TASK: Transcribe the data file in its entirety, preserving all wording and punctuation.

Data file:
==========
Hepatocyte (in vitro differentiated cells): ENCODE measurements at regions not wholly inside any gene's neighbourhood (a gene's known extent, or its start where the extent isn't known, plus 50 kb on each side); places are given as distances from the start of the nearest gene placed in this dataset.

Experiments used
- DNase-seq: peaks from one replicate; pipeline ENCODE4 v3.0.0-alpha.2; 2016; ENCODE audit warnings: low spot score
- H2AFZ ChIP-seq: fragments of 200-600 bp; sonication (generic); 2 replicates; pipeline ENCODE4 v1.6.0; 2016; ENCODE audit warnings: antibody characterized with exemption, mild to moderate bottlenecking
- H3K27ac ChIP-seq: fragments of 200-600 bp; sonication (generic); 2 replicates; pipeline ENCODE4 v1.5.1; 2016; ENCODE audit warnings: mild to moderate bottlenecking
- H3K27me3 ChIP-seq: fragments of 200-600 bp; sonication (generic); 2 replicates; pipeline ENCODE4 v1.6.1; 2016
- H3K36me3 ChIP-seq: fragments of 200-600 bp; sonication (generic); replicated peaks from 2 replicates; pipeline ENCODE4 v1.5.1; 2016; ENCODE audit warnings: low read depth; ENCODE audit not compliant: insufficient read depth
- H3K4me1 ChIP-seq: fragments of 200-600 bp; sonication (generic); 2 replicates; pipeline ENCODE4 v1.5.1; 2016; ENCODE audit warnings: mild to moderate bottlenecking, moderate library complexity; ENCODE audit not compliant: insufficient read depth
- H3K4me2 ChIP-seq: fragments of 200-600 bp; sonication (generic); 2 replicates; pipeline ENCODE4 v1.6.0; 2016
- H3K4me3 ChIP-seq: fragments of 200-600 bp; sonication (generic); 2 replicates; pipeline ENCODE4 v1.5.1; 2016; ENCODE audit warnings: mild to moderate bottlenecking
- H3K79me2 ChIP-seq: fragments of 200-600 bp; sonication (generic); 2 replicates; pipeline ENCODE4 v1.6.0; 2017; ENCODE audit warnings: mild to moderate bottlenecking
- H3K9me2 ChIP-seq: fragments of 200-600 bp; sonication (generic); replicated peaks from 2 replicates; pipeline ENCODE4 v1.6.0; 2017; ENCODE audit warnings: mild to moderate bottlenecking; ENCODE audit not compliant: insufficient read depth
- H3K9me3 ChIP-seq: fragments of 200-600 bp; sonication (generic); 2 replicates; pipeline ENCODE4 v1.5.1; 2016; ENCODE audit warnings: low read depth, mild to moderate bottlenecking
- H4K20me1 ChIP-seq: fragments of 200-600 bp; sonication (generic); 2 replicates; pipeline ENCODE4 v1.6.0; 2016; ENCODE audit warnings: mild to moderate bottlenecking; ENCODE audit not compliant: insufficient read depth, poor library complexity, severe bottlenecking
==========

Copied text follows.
Hepatocyte (in vitro differentiated cells): ENCODE measurements at regions not wholly inside any gene's neighbourhood (a gene's known extent, or its start where the extent isn't known, plus 50 kb on each side); places are given as distances from the start of the nearest gene placed in this dataset.

Experiments used
- DNase-seq: peaks from one replicate; pipeline ENCODE4 v3.0.0-alpha.2; 2016; ENCODE audit warnings: low spot score
- H2AFZ ChIP-seq: fragments of 200-600 bp; sonication (generic); 2 replicates; pipeline ENCODE4 v1.6.0; 2016; ENCODE audit warnings: antibody characterized with exemption, mild to moderate bottlenecking
- H3K27ac ChIP-seq: fragments of 200-600 bp; sonication (generic); 2 replicates; pipeline ENCODE4 v1.5.1; 2016; ENCODE audit warnings: mild to moderate bottlenecking
- H3K27me3 ChIP-seq: fragments of 200-600 bp; sonication (generic); 2 replicates; pipeline ENCODE4 v1.6.1; 2016
- H3K36me3 ChIP-seq: fragments of 200-600 bp; sonication (generic); replicated peaks from 2 replicates; pipeline ENCODE4 v1.5.1; 2016; ENCODE audit warnings: low read depth; ENCODE audit not compliant: insufficient read depth
- H3K4me1 ChIP-seq: fragments of 200-600 bp; sonication (generic); 2 replicates; pipeline ENCODE4 v1.5.1; 2016; ENCODE audit warnings: mild to moderate bottlenecking, moderate library complexity; ENCODE audit not compliant: insufficient read depth
- H3K4me2 ChIP-seq: fragments of 200-600 bp; sonication (generic); 2 replicates; pipeline ENCODE4 v1.6.0; 2016
- H3K4me3 ChIP-seq: fragments of 200-600 bp; sonication (generic); 2 replicates; pipeline ENCODE4 v1.5.1; 2016; ENCODE audit warnings: mild to moderate bottlenecking
- H3K79me2 ChIP-seq: fragments of 200-600 bp; sonication (generic); 2 replicates; pipeline ENCODE4 v1.6.0; 2017; ENCODE audit warnings: mild to moderate bottlenecking
- H3K9me2 ChIP-seq: fragments of 200-600 bp; sonication (generic); replicated peaks from 2 replicates; pipeline ENCODE4 v1.6.0; 2017; ENCODE audit warnings: mild to moderate bottlenecking; ENCODE audit not compliant: insufficient read depth
- H3K9me3 ChIP-seq: fragments of 200-600 bp; sonication (generic); 2 replicates; pipeline ENCODE4 v1.5.1; 2016; ENCODE audit warnings: low read depth, mild to moderate bottlenecking
- H4K20me1 ChIP-seq: fragments of 200-600 bp; sonication (generic); 2 replicates; pipeline ENCODE4 v1.6.0; 2016; ENCODE audit warnings: mild to moderate bottlenecking; ENCODE audit not compliant: insufficient read depth, poor library complexity, severe bottlenecking